If you missed Canada beat the United States, 3-2, in their Group A preliminary round matchup on Wednesday, you missed an excellent contest.
And you also missed arguably the best and most heated rivalry the Sochi Games have to offer.
There were goals. There was non-stop action. There was intensity. There was hitting (some of it ignored, some of it called). There was some pretty poor officiating, just to ramp up the postgame ire. And there was controversy, as it appeared a whistle had been blown before Hayley Wickenheiser scored the go-ahead goal in the third period.
From the Associated Press (via ESPN):
A video—and presumably audio—review confirmed the puck went into the net before the whistle.
"You celebrate when you see the puck cross the line,'' said Wickenheiser, who is participating in her fifth Winter Games. "It doesn't matter how."
But Vetter said she thought the whistle had blown before the puck came loose. American coach Katey Stone was even more sure of it.
"I did hear a whistle blow before the puck went in,'' U.S. coach Katey Stone said. "But, more importantly, I said to our players, 'Regardless of what happens, let's be ready."'
What makes the games between the United States and Canada so great is that it checks off all the boxes that make up a rivalry.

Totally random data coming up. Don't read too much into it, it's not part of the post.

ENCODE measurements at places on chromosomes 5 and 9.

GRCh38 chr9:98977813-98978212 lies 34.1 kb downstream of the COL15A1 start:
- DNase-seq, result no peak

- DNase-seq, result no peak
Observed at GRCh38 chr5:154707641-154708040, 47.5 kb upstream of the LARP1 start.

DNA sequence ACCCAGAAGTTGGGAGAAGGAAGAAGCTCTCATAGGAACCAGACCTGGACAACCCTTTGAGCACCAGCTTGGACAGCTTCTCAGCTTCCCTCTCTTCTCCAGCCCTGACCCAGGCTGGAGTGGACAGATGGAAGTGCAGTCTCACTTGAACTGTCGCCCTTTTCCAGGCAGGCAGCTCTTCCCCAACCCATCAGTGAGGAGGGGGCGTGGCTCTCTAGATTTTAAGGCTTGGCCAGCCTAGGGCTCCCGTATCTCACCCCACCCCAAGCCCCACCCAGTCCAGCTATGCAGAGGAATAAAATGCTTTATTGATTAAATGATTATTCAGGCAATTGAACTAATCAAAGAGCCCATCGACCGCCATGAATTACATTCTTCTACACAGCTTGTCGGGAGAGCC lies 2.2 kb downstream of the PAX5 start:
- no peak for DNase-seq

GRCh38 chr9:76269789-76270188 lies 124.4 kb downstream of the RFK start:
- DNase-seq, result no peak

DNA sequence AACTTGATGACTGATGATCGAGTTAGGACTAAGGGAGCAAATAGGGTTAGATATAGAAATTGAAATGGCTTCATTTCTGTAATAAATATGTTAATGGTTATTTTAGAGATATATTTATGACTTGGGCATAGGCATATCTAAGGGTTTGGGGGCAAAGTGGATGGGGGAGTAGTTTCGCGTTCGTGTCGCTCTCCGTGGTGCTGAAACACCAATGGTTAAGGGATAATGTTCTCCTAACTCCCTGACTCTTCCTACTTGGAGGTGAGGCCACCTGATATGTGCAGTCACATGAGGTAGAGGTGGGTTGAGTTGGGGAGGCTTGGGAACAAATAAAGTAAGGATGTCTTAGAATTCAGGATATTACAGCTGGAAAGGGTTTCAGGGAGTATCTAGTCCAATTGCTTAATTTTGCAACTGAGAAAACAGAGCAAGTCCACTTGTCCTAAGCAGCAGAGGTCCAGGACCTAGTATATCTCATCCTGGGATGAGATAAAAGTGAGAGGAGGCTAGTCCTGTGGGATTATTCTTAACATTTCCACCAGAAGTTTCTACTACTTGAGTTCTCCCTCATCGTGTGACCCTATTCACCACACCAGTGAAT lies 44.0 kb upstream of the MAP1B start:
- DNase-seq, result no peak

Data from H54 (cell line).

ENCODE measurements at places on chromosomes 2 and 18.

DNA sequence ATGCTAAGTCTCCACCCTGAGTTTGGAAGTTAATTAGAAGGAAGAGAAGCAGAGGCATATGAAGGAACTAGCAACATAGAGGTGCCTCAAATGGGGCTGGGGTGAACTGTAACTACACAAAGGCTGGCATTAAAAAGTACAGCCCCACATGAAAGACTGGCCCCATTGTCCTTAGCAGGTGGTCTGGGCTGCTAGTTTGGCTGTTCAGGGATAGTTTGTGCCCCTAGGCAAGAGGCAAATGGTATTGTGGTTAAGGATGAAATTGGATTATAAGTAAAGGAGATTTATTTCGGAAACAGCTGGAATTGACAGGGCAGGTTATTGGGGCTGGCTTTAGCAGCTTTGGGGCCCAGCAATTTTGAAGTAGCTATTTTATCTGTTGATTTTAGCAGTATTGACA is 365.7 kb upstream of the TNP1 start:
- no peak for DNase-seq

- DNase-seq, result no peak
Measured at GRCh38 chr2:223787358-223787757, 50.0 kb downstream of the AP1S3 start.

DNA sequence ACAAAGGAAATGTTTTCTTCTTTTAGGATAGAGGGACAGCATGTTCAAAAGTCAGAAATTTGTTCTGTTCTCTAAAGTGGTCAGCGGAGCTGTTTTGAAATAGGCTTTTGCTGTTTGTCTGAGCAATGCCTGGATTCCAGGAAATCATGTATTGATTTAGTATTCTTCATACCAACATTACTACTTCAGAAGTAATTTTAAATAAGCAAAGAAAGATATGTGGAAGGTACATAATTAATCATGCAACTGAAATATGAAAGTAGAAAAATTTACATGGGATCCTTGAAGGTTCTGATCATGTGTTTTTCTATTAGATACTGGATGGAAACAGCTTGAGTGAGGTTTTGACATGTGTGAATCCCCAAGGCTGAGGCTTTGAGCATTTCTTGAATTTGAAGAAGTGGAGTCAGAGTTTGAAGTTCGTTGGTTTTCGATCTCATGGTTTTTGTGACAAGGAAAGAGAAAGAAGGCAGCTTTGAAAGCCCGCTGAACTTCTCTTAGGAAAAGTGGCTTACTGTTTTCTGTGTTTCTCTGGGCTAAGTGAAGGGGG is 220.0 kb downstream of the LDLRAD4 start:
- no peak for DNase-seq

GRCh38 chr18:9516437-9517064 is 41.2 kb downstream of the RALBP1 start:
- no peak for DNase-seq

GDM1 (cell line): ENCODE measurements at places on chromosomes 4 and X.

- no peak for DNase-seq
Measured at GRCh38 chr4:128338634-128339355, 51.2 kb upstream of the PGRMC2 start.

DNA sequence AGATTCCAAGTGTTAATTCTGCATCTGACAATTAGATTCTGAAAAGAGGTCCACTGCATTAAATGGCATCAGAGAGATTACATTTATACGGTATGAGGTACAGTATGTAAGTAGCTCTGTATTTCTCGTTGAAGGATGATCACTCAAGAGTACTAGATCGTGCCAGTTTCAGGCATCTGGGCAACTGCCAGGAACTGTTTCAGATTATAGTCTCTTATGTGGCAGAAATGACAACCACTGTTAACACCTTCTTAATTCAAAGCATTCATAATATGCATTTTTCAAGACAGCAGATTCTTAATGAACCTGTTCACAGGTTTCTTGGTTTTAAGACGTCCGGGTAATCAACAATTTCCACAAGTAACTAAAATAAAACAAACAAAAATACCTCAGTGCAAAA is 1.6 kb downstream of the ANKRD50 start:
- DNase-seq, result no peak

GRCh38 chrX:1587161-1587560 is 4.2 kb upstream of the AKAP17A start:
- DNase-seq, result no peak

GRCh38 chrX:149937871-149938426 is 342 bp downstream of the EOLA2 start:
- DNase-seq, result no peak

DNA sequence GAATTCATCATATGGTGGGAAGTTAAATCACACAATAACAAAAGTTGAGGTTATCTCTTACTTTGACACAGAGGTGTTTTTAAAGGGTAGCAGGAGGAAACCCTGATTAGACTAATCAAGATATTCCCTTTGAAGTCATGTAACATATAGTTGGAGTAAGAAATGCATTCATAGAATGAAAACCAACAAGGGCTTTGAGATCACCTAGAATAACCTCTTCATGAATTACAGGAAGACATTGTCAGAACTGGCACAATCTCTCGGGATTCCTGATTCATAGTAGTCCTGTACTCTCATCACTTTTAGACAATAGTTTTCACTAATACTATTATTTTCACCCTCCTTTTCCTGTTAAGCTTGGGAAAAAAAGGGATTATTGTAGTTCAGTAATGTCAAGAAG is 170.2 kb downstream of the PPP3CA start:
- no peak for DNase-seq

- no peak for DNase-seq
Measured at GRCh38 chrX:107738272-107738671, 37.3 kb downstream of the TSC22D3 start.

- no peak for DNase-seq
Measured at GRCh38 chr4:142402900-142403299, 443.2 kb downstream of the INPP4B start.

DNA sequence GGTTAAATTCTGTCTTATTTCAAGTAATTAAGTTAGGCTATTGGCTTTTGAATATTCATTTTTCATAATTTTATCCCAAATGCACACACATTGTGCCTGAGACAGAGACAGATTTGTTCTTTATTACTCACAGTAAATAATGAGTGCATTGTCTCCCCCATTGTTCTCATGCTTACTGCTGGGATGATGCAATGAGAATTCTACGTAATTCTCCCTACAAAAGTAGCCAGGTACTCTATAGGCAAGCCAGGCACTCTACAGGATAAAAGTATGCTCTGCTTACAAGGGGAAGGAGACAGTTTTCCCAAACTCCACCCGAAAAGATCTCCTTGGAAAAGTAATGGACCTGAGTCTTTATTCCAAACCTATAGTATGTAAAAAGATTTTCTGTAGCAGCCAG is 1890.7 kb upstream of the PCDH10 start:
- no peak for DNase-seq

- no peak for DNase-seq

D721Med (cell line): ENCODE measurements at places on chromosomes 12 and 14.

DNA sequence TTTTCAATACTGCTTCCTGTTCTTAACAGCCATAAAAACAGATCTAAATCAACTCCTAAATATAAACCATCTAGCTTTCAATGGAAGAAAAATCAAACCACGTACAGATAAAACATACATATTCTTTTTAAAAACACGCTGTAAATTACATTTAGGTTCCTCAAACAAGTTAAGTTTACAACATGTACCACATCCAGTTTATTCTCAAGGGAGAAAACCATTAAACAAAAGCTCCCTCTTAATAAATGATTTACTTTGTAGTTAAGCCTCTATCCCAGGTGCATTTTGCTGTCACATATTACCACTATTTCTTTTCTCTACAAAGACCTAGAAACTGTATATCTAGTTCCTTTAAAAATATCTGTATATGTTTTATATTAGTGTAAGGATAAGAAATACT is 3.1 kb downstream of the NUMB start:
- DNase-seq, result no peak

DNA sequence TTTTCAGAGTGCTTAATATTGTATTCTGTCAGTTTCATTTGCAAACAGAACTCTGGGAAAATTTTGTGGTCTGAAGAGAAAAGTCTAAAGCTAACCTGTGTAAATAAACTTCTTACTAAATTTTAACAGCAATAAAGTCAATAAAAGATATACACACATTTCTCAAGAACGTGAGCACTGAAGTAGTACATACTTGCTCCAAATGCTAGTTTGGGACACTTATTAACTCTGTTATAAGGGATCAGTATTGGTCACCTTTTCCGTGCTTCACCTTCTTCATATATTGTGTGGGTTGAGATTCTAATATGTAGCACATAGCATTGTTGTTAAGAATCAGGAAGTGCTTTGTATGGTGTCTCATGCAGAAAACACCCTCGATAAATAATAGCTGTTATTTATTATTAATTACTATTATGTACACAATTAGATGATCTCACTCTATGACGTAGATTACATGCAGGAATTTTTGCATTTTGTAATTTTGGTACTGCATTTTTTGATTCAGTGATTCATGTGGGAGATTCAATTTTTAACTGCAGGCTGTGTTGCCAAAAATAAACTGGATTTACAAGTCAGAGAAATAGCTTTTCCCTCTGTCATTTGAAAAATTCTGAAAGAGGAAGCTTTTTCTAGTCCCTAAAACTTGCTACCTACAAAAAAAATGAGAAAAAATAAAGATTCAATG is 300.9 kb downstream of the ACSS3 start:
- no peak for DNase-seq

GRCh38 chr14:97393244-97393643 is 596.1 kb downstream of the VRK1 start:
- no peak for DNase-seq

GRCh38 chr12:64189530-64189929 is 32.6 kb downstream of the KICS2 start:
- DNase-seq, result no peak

There is a history between the teams. Heck, the countries neighbor one another. They are the two most talented squads in the competition. They really, truly despise one another. They play different styles—the United States prefers a more open and flowing game, while Canada is more physical and wants to slog teams down—and everyone knows styles make fights.
And even when the stakes aren't that high—this match was ultimately for seeding, nothing else—they bring everything they have. Canada has the mental edge now, having won this match, while the United States has the motivation to earn retribution.
Of course, you could also argue that Canada has the mental edge given their overwhelming success at recent Olympics. From ESPN Stats and Information:
The Canadians have won the last three gold medals in this event. Twice they've beaten the United States in the final, and the two countries are the only ones to have won gold in the event (the United Stated did so in 1998) and have met in three of the four finals.
And even in this game when the United States was leading, it felt like Canada had dictated the style of the contest and it was only a matter of time before they would break through. Soon enough, they did just that in the third period, scoring three goals in that decisive frame.
But the United States at least made things interesting down the stretch, as Anne Schleper scored with just over a minute remaining. They blitzkrieged the Canadian zone after that, but to no avail.
It seems extremely likely that these teams will meet again with a gold medal on the line. Both sides are too talented to fail in that pursuit. The question will be, can the United States finally make this an even rivalry once again?
Or will Canadian dominance over women's hockey continue into a fourth straight Olympics?
If you aren't chomping at the bit to find out, you'll be missing out on the top rivalry in the Sochi Games.
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